This seems relatively straightforward.  For qualifying claims, insurers shall furnish to every claimant, or claimant's authorized representative, a notification of all items, statements and forms, if any, that the insurer reasonably believes will be required of the claimant, within six (6) business days of receiving notice of the claim.
Claims Filed with the Insurer's Agent -- 216.5(a)(2)(iv)
Also pretty straightforward.  Unless a producing agent notifies the the person filing the claim that the agent is not authorized to receive notices of claim, claims filed with an agent of a qualifying insurer will be deemed to have been filed with the insurer.
Immediate Repairs Provision -- 216.5(a)(2)(v)
Notwithstanding the new provisions of 216.5(a)(2)(ii), claimants of qualifying claims (see above) may commence certain immediate repairs "[w]here necessary to protect health or safety".   Immediate repairs may be made to
heating systems, hot water systems, and necessary electrical connections -and-

exterior windows, exterior doors, and, for minor permanent repairs, exterior walls, in order to enable property to retain heat[.]
This subdivision further provides that any policy requirement that the policyholder exhibit the damaged property "may be satisfied by the policyholder submitting proof of loss documentation of the damaged or destroyed property, including photographs or video recordings; material samples, if applicable; and inventories, as well as receipts for any repairs to or replacement of property."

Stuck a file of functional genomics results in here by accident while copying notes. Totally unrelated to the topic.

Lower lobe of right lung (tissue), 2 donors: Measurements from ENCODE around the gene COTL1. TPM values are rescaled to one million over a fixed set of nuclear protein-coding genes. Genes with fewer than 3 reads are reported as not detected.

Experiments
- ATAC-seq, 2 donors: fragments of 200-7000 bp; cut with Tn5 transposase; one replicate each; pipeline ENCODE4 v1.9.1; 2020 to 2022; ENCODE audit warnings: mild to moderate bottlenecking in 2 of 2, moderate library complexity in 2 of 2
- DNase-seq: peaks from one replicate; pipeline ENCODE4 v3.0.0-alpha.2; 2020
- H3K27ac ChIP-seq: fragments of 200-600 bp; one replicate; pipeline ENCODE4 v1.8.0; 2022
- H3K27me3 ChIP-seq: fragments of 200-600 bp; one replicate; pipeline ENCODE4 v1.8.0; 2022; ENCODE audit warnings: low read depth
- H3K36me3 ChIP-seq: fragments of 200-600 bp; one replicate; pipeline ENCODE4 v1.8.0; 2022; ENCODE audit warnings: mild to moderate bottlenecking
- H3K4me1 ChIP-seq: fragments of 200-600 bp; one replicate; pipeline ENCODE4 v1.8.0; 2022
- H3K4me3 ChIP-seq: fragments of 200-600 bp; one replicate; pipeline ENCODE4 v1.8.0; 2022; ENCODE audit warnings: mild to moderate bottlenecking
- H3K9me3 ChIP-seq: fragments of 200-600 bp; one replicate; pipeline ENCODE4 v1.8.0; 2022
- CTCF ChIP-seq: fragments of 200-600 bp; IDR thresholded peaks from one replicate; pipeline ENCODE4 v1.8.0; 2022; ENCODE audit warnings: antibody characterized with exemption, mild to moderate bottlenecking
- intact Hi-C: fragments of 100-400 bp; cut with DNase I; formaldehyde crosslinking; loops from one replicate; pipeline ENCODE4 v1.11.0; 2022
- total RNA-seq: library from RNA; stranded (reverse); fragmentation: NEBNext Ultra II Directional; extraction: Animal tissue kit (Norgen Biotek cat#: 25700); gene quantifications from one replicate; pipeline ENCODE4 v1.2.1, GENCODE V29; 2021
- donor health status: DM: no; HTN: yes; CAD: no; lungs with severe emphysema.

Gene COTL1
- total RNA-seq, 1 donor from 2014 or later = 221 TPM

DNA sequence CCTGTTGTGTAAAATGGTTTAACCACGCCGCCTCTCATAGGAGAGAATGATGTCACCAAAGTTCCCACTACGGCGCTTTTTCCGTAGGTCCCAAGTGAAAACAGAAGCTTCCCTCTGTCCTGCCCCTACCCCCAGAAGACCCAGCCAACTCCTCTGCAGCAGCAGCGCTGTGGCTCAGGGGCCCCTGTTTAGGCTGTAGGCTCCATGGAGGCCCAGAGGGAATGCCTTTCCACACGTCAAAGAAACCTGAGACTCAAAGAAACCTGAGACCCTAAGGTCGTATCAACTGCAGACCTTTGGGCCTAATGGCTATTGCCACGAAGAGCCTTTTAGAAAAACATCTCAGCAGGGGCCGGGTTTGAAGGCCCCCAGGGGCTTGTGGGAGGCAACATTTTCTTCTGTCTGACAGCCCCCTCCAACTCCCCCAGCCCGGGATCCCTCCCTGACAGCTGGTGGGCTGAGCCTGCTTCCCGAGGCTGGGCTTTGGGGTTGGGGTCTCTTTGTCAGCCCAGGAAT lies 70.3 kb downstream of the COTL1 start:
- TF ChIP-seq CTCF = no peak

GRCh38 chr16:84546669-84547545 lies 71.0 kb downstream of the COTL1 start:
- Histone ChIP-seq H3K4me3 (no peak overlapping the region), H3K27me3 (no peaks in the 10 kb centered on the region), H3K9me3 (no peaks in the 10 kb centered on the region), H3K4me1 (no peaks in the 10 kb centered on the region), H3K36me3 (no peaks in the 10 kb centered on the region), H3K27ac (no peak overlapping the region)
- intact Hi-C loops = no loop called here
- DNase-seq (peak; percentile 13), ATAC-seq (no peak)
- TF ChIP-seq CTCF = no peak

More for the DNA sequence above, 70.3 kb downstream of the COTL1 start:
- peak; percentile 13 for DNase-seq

Public Adjuster-repped Claims
Our governor today announced the temporary suspension of certain licensing requirements of Insurance Law § 2108 so that more public adjusters could be temporarily licensed to help New York insureds with their property claims, but did anyone at the DFS consider that section 216.2(d) of Regulation 64 already provides, and continues to provide, since it was left unamended and unaffected by this emergency regulation, that
... subdivision (a) of section 216.5 of this Part shall not be applicable to policies of insurance where the claimant is represented by a public adjuster or a person acting in the capacity of a public adjuster pursuant to the provisions of article 21 of the Insurance Law[?]
So what become of the new requirements of subparagraph (2) of 216.5(a) in PA-repped qualifying claims?  Certainly an argument could be made they don't apply. 

Executive Order Number 82

Which brings us to Executive Order Number 82, which you can read in its entirety for yourself if you care to.  My read of this executive order is that it merely permits or creates the category of a temporary public adjuster who, upon issuance of such a license, will be authorized only "to adjust property/casualty insurance claims in the counties of Bronx, Kings, Nassau, New York, Orange, Queens, Richmond, Rockland, Suffolk and Westchester that are commenced during the period for which this Executive Order is effective[.]"

Once again, I'm not sure what is meant by "claims ... that are commenced" within this executive order's period, but presumably it means claims filed on and after today and for as long as this executive order, which itself has a "until further notice" expiration date, remains in effect. 

Under this executive order, the requirements to obtain such a temporary PA license are: